Valley National Bank Adheres to Sound, Conservative Lending Principles
Thursday, March 7, 2013 • 5:55pm
People don’t usually associate “fun” and “banking,” but the phrases come naturally to Gerald H. Lipkin, the president and chief executive officer of Valley National Bank.
When the Wayne-based financial institution closed out 2012, it posted net income for the year of $143.6 million, up from $132.5 million in 2011. Valley also closed a record number of mortgages in the fourth quarter of 2012, even as reports circulated that some other banks were hesitant to offer loans.
“While other banks continue to struggle with credit issues, excessive cost cutting, foreclosure-related challenges and other financial difficulties, we continue to serve the borrowing needs of the communities we serve by adhering to our sound and conservative lending principles,” says Lipkin, 72. Although the bank has a succession plan in place, he has no plans to retire in the near future.
“Valley never participated in the subprime residential mortgage lending fiasco that led to the financial crisis of 2008,” Lipkin explains. “We choose to pursue a more prudent course of action, instead of taking on riskier lending opportunities in pursuit of short-term gains.”
The strategy enabled Valley, which has about $16 billion in assets, to weather the storm of the financial crisis and gave it confidence in closing loans while expanding its footprint. Valley currently fields 210 branches in 146 communities throughout northern and central New Jersey, Manhattan, Brooklyn, Queens and Long Island.
“Our conservative lending culture has proven to be the fundamental philosophy that has enabled Valley National Bank to remain a reliable and trusted financial institution for 85 years,” says Lipkin. “As we grow, we have also maintained a personal touch by reinforcing this concept in all of our sales and service strategies. Other banks
provide service based on the size of the relationship, but at Valley, we deliver the same exceptional service to every customer, regardless of relationship size. We understand the importance of delivering personalized customer service to the individuals and businesses we serve, and provide big bank resources and small bank customer service to every customer. That’s what we call “the perfect fit” and it’s a concept we embrace passionately in everything we do.”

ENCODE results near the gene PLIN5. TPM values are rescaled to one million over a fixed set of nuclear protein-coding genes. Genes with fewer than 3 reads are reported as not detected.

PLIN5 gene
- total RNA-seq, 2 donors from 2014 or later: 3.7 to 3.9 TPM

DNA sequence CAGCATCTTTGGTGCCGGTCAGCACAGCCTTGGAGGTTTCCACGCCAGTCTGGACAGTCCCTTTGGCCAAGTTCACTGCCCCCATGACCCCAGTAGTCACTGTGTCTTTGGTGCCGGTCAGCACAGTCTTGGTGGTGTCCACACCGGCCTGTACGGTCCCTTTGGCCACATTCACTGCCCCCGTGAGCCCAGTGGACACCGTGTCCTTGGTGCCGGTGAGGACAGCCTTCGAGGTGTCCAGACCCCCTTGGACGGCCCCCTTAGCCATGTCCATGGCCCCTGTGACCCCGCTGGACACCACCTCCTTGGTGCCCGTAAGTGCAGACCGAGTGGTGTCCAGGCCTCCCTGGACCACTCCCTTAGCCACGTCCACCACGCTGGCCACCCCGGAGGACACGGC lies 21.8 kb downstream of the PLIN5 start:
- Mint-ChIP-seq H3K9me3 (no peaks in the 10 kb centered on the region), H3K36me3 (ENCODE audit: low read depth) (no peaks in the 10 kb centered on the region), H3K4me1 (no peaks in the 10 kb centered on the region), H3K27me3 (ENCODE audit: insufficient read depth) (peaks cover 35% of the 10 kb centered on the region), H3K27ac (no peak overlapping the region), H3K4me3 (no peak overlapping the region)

Under Lipkin’s leadership, Valley has expanded considerably, with transactions like the January 2012 acquisition of State Bank of Long Island. He says that one advantage of acquiring an established institution, instead of building branches from the ground up, is that adding a “known and respected entity to your organization” gives Valley an existing market share, and often involves a bank that share’s Valley’s corporate philosophy.
“Valley has become accustomed to these acquisitions and our experienced professionals are able to integrate these new banks onto our system efficiently and seamlessly,” he explains. “Although we started in New Jersey, we saw a number of opportunities in expanding the Valley National Bank brand into new markets such as Manhattan, Brooklyn, Queens and Long Island. We felt that we can be successful in these markets because of the financial character of the areas and by offering a wide range of innovative financial solutions along with the personalized customer service we have become known for.”
But it’s not all roses, as Lipkin says that “over-regulation” is one of the most important challenges facing the banking industry.
“Community and regional banks, such as Valley National Bank which played no role in creating the financial crisis, are being unnecessarily burdened by an overwhelming number of costly regulations,” he says. “In an effort to mitigate the risk posed by a number of investment banks that pushed us into this crisis in the first place,
Washington, D.C. has deemed it necessary to add an overabundance of regulatory reforms. These reforms are costly and prohibitive to conducting business in today’s banking industry."
Still, Lipkin is confident about the bank’s future.
“We are always exploring opportunities to grow the bank outside of our footprint to maintain long-term shareholder value,” he says. “And we plan to continue to grow commercial loans and residential mortgage business.”